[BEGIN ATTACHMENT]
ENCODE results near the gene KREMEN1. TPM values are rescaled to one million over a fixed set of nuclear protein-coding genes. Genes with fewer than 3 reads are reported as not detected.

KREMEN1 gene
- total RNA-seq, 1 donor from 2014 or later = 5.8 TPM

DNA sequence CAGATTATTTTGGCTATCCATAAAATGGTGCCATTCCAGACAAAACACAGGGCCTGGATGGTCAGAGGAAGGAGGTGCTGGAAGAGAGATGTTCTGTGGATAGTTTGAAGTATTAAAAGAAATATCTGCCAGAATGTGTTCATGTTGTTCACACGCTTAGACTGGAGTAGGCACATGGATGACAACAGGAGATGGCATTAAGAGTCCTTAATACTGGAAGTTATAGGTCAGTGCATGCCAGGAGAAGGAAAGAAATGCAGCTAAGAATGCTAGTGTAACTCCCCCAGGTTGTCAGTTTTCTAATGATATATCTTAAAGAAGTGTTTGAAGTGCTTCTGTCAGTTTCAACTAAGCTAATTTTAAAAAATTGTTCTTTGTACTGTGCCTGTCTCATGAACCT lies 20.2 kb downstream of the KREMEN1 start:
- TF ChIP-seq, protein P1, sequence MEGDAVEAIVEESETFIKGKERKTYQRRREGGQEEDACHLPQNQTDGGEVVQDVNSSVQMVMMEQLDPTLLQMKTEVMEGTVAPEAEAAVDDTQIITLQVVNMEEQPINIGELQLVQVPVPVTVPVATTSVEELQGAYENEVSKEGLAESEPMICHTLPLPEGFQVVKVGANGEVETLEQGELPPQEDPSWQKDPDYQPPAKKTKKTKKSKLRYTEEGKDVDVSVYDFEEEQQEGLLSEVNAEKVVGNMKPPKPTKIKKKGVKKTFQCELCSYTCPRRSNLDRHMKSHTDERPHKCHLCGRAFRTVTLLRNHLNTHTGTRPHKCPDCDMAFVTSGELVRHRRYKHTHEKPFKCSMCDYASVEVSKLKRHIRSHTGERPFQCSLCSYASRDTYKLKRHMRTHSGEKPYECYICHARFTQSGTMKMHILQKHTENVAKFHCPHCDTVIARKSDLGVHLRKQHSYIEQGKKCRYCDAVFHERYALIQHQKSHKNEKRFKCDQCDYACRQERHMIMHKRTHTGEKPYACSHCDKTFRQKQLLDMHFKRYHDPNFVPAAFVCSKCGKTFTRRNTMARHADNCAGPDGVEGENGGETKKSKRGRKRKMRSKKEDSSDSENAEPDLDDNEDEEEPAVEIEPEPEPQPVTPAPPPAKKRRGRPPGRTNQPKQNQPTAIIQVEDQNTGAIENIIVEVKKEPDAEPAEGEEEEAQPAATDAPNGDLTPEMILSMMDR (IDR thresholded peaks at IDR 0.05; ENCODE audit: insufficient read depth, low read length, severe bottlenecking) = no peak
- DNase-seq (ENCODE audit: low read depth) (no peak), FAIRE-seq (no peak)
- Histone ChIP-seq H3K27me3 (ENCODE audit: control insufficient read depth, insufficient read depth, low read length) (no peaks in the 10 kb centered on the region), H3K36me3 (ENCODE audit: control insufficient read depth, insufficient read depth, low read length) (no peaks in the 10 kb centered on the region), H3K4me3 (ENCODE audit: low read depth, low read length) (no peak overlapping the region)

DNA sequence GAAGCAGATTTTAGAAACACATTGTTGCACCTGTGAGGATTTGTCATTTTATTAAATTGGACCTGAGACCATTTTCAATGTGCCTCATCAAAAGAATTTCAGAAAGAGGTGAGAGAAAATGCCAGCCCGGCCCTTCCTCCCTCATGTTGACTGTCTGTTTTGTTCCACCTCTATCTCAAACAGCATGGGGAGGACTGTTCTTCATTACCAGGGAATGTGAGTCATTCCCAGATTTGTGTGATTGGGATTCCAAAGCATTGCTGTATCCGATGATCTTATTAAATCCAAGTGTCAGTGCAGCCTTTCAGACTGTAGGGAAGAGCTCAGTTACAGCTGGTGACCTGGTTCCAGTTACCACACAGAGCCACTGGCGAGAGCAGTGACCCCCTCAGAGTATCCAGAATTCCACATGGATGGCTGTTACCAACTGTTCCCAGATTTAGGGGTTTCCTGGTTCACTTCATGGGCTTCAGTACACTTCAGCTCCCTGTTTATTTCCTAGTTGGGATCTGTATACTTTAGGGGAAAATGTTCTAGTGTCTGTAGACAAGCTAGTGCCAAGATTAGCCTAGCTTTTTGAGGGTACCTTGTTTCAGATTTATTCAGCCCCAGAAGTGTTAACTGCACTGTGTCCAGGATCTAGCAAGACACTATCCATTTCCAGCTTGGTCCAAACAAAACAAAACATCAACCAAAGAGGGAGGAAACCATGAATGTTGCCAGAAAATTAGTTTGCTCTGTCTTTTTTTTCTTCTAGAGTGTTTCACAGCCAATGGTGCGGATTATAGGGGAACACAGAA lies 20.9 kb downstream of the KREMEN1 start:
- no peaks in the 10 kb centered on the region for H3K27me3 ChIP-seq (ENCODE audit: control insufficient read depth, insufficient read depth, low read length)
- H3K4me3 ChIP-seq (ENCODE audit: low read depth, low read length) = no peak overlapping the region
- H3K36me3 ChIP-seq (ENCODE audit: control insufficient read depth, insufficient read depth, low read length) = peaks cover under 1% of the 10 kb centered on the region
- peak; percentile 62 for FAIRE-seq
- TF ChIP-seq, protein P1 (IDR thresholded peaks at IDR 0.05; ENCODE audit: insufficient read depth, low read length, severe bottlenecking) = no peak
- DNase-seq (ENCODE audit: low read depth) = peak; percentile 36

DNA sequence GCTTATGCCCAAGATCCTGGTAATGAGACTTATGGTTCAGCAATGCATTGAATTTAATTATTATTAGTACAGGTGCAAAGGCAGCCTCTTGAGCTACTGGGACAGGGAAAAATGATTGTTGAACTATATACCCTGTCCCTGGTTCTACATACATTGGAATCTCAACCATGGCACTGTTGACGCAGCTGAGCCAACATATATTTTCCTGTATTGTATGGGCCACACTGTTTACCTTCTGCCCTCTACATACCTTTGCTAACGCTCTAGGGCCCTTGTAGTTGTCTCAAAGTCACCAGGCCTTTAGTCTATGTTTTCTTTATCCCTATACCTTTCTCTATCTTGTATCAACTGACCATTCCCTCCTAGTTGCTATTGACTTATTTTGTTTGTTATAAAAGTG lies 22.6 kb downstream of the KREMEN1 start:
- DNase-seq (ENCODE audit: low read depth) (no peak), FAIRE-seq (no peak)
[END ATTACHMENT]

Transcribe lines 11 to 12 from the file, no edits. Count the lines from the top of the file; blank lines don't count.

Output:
- H3K36me3 ChIP-seq (ENCODE audit: control insufficient read depth, insufficient read depth, low read length) = peaks cover under 1% of the 10 kb centered on the region
- peak; percentile 62 for FAIRE-seq